Remember Toyota? Didn’t they do something, like, not good? It’s hard to remember what with BP doing something so incredibly not good it makes Toyota look like they deserve an Oscar for Best Company Ever.
History is full of stories like this; in our short-sighted momentary grasp of facts, we think that something is going to be vilified for all time on account of a massive screw-up, only to realize much later that something else got in the way of carving that in stone. Take Wagner, for example. When we think of Wagner we probably think of Ride of the Valkyries playing during the helicopter scene in Apocalypse Now. His music endures as a cultural touchstone and the annual performance of his works at the Bayreuth Festspielhaus is sold out for years to come. This, despite his awful anti-semetic views and definite ties to the Nazi party. Read the rest of this entry »
(name of company) Announces New (product or service) For (current season)
(Major city, state) (date) — Executives at (name of company) have unveiled plans for a new (product or service) just in time for (season, holiday, or major event). Such an (adjective) achievement is yet another indicator of economic recovery and (other good thing). Experts praised the new initiative as (adjective) and ground-breaking. Read the rest of this entry »
Summer Fridays are a tradition unique to New York City, I believe, but maybe some of you in DC and Chicago have the same experience. Some PR firms (or publishing houses, or tech companies, or marketing and ad firms, or doctors’ offices, or almost anything) take half days on the Fridays between Memorial Day and Labor Day. Some offices close on Summer Fridays at noon, some at three in the afternoon; some offices make up the lost time during the rest of the week, some are more lax.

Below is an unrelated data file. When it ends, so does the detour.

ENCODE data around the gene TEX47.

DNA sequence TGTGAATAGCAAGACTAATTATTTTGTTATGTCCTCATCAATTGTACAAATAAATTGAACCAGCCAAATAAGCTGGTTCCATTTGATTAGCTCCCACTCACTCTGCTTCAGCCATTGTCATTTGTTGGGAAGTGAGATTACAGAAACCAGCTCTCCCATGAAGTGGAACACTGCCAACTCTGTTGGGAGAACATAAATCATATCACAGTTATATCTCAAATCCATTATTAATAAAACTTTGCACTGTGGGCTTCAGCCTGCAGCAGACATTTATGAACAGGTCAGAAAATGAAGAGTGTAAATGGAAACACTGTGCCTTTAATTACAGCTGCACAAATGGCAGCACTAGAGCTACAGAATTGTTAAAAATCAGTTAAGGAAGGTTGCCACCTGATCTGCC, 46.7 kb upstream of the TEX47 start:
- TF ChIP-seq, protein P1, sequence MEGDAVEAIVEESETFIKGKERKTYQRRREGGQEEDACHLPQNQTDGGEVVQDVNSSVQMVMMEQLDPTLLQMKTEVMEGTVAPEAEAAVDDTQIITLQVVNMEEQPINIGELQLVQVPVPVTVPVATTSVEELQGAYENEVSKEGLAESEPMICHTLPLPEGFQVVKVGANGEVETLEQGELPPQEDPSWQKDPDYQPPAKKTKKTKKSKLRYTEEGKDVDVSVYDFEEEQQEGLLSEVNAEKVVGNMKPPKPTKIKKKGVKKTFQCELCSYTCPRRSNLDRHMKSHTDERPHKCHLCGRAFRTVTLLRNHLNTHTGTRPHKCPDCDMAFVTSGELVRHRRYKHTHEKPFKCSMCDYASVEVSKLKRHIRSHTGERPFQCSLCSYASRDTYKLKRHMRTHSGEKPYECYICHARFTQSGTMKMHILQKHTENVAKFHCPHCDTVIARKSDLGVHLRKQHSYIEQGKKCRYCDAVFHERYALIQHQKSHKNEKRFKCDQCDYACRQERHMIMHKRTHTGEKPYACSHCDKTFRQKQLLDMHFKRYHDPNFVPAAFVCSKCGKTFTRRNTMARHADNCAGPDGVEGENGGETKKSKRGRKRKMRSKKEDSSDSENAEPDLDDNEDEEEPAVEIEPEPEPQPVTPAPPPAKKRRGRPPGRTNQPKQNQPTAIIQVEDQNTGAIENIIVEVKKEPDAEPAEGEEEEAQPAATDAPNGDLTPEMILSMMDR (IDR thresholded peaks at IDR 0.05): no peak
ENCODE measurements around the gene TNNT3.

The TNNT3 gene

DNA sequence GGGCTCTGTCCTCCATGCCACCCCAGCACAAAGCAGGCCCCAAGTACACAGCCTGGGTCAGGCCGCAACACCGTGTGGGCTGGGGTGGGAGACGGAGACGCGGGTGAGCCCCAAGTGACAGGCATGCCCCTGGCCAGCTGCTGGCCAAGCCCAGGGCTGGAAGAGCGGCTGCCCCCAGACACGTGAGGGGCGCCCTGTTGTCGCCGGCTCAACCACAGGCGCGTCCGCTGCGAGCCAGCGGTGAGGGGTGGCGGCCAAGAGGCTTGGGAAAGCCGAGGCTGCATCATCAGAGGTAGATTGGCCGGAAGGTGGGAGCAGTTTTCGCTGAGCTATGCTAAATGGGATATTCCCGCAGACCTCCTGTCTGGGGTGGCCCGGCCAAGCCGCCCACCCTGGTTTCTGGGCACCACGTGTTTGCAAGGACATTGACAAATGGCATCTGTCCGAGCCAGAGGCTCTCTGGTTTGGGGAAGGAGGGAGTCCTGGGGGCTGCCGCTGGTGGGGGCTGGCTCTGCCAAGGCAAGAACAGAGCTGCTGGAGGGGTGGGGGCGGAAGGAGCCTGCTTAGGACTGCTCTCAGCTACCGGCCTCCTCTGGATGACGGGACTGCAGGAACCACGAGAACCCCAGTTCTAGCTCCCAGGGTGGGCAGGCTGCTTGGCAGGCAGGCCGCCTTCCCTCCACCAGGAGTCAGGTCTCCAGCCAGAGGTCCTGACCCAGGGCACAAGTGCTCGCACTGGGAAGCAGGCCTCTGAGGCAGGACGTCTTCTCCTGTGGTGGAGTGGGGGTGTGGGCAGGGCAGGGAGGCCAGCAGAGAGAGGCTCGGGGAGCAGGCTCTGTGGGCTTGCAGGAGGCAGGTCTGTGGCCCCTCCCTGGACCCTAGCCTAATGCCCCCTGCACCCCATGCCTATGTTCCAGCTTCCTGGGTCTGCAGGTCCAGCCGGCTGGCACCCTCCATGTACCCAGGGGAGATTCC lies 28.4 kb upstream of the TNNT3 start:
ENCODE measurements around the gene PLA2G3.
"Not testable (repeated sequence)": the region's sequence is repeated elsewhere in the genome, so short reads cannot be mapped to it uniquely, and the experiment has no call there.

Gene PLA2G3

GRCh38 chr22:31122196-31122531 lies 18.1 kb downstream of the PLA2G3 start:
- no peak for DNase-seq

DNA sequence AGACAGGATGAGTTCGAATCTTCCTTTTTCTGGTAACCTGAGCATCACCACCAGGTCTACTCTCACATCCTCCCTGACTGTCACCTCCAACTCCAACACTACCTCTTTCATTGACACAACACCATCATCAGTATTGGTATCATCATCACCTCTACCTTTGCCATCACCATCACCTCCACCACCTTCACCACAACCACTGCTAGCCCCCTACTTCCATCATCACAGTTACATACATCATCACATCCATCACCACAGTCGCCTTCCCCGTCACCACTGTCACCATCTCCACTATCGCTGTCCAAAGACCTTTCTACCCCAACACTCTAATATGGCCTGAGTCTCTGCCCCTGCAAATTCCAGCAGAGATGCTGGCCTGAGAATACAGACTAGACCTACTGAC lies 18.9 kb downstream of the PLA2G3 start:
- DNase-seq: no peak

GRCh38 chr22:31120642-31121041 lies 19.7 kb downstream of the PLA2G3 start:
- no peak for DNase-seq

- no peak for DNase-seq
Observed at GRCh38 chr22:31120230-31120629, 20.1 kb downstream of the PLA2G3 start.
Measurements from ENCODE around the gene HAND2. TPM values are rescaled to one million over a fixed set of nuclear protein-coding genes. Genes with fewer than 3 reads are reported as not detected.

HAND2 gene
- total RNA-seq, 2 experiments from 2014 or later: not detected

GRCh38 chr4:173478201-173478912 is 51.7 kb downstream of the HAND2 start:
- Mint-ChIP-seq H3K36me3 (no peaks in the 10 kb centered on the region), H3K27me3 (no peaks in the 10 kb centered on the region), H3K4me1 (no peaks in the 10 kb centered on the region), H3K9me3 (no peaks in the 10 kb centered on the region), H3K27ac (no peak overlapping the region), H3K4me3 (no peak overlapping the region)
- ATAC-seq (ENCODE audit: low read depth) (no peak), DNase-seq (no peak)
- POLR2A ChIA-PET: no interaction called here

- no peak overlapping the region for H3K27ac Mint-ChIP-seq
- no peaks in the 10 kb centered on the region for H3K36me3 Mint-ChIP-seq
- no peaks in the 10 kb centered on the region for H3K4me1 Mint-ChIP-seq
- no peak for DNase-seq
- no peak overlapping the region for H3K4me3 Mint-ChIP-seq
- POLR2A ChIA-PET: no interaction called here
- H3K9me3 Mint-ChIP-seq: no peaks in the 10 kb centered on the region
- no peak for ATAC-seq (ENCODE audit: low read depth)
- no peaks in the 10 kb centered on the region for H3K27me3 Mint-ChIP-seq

The point is, Summer Fridays are a chance for you to use your precious downtime to enjoy the beautiful weather and cultural delights the city has to offer in the summertime. Here is how Summer Fridays usually go down: Read the rest of this entry »
Some of us flack products that can be scientifically proven to be quite good. A certain make of car can win an award for luxury; a brand of paint can be tested to show its properties of longevity; a hotel can have scads of positive reviews from guests.
Some of us, on the other hand, are representing products that are good strictly as a matter of taste. I work for a publisher, for example, and books are notorious for being judged on a very private, personal scale of excellence. One critic may think a book was sent down from heaven itself with a whole gaggle of angels; another may think it’s the worst thing every to be put on paper. There’s just no accounting for taste. Read the rest of this entry »
Cliches (or, if you’re French and care about accent marks, clichés) are Not Good. They are so not good that I’m devoting a large part of my incredibly limited mortal existence to tell you why they are Not Good. Eighty, ninety years on this planet if I’m lucky, and I’m choosing to spend it on this. So, yeah. You’re welcome.
Okay, cliches! Get ready for an interesting fact: the word “cliche” originally meant a chunk of typeset text of moveable type Ye Olde printer could use over and over again often. This is also where we get the word “stereotype,” literally type that’s used many times for different purposes. Now it means a phrase or an idea that is used to the point of overuse; that is, it has lost its meaning. Read the rest of this entry »